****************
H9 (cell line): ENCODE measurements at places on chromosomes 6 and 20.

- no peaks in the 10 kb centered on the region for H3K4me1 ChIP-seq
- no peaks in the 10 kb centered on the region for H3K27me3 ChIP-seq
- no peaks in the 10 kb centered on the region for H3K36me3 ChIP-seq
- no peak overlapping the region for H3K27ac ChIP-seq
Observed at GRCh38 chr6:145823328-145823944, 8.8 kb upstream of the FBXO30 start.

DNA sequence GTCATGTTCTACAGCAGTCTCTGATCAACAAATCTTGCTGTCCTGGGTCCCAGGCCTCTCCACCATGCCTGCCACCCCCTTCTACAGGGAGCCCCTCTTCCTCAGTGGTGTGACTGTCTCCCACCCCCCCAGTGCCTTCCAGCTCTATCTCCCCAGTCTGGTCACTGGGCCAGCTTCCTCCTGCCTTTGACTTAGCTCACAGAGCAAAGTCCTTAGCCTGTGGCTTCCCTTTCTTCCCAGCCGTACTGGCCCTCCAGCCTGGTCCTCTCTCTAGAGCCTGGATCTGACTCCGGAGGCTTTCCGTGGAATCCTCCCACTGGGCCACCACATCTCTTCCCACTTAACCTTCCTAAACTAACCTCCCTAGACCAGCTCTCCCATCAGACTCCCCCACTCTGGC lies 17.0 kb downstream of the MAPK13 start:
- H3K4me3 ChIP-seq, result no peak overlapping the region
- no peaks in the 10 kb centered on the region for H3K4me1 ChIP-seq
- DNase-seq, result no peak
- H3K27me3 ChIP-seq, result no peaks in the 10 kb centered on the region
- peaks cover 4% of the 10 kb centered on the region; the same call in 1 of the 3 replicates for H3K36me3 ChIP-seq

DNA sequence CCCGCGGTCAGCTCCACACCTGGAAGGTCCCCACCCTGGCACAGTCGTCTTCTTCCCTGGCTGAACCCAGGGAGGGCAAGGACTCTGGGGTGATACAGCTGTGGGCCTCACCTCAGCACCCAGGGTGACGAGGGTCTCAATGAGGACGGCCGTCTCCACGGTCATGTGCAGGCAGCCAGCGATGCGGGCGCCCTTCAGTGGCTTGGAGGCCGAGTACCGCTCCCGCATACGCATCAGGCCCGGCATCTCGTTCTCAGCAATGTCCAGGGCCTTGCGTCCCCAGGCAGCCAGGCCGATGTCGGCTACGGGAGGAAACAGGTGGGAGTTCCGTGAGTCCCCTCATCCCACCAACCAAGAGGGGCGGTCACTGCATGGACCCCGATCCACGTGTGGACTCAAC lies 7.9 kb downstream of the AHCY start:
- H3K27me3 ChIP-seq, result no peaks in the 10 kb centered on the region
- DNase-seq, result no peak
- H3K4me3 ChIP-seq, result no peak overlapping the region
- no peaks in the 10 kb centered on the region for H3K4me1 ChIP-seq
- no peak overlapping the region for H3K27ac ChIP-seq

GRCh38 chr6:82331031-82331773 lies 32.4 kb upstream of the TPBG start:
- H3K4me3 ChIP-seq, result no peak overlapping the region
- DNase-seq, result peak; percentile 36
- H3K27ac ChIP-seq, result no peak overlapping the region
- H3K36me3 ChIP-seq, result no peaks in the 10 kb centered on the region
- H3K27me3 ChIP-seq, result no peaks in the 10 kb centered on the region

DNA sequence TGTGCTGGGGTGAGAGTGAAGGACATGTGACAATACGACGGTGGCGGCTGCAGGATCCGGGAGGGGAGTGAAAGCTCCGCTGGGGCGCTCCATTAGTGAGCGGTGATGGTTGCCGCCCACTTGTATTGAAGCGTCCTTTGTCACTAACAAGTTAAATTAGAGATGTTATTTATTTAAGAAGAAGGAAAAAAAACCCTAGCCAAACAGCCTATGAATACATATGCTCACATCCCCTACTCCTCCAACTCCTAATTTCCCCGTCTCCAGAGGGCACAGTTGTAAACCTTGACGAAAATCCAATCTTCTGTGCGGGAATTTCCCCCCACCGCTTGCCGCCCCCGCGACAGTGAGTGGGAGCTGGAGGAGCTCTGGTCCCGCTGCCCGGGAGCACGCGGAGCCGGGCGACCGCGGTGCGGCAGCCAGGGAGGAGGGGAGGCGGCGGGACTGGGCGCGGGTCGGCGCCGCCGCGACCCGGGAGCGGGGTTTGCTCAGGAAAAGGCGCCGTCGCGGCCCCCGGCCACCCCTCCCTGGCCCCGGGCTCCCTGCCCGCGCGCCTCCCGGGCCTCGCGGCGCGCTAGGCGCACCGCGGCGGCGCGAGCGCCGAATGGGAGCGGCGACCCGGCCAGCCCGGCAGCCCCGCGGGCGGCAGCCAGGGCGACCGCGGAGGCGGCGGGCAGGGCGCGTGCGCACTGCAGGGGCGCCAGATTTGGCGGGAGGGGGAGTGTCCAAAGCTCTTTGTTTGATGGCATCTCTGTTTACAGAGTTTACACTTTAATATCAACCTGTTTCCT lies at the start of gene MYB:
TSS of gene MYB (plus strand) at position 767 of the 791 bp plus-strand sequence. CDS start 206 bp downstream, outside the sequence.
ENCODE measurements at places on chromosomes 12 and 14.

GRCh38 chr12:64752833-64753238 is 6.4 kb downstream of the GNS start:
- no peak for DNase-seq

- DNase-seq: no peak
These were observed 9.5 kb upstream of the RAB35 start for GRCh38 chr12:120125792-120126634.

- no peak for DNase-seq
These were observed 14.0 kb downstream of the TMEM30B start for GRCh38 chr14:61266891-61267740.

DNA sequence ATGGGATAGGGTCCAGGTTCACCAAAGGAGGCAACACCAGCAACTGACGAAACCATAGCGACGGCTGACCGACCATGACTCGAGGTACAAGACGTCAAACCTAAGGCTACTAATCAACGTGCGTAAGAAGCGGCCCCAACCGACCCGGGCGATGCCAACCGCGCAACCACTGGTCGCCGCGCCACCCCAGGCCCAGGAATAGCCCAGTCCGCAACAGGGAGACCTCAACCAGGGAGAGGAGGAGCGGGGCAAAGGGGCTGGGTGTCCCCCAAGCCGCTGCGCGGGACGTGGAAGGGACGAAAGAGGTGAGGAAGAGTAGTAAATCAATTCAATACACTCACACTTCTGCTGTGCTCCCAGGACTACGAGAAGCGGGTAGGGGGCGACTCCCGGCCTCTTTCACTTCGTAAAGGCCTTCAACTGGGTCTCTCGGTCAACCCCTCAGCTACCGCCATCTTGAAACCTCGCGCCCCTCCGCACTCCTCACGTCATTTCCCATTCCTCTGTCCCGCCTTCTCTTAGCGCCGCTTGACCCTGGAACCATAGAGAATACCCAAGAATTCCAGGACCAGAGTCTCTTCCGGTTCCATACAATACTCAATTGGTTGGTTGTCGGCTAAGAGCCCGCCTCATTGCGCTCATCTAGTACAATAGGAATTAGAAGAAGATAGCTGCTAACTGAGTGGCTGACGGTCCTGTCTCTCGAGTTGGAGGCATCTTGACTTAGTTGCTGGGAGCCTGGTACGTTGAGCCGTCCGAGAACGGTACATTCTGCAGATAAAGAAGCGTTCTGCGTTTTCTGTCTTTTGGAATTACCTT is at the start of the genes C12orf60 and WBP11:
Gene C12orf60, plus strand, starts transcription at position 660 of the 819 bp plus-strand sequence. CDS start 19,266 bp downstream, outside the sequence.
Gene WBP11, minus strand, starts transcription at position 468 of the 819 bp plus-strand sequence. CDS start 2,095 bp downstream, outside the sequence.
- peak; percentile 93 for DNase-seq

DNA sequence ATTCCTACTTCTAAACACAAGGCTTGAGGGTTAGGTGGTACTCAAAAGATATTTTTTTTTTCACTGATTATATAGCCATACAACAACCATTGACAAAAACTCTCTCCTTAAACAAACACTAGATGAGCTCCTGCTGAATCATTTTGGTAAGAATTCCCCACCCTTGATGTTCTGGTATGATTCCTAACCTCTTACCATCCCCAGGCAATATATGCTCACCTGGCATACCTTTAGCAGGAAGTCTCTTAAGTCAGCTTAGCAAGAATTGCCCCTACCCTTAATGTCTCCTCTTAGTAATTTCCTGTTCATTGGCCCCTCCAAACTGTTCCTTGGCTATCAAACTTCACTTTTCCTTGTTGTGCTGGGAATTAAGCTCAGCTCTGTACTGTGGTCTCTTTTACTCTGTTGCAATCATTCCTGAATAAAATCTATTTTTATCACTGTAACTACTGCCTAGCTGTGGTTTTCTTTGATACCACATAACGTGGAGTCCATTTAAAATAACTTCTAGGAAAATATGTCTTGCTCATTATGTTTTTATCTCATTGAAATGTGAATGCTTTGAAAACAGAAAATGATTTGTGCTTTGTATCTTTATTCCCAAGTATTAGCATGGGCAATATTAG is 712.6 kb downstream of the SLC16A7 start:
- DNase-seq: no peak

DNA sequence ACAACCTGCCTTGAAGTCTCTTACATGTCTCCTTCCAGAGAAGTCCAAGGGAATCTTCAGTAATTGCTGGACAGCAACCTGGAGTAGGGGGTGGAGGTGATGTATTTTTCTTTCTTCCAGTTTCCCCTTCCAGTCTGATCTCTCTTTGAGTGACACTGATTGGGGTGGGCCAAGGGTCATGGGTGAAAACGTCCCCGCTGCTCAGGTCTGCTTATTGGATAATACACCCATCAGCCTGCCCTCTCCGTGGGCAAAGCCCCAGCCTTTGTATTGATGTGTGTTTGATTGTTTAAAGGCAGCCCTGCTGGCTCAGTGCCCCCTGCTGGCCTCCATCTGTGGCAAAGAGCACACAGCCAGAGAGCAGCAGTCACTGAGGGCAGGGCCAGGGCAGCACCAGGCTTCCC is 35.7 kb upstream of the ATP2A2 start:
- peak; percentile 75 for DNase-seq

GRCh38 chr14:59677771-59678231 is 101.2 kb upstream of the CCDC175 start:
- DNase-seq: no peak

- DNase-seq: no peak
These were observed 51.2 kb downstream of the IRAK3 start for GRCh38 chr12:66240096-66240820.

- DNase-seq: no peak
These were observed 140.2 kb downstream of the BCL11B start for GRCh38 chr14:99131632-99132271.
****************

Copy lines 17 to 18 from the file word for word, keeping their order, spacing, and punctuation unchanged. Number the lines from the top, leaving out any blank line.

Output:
- no peaks in the 10 kb centered on the region for H3K4me1 ChIP-seq
- no peak overlapping the region for H3K27ac ChIP-seq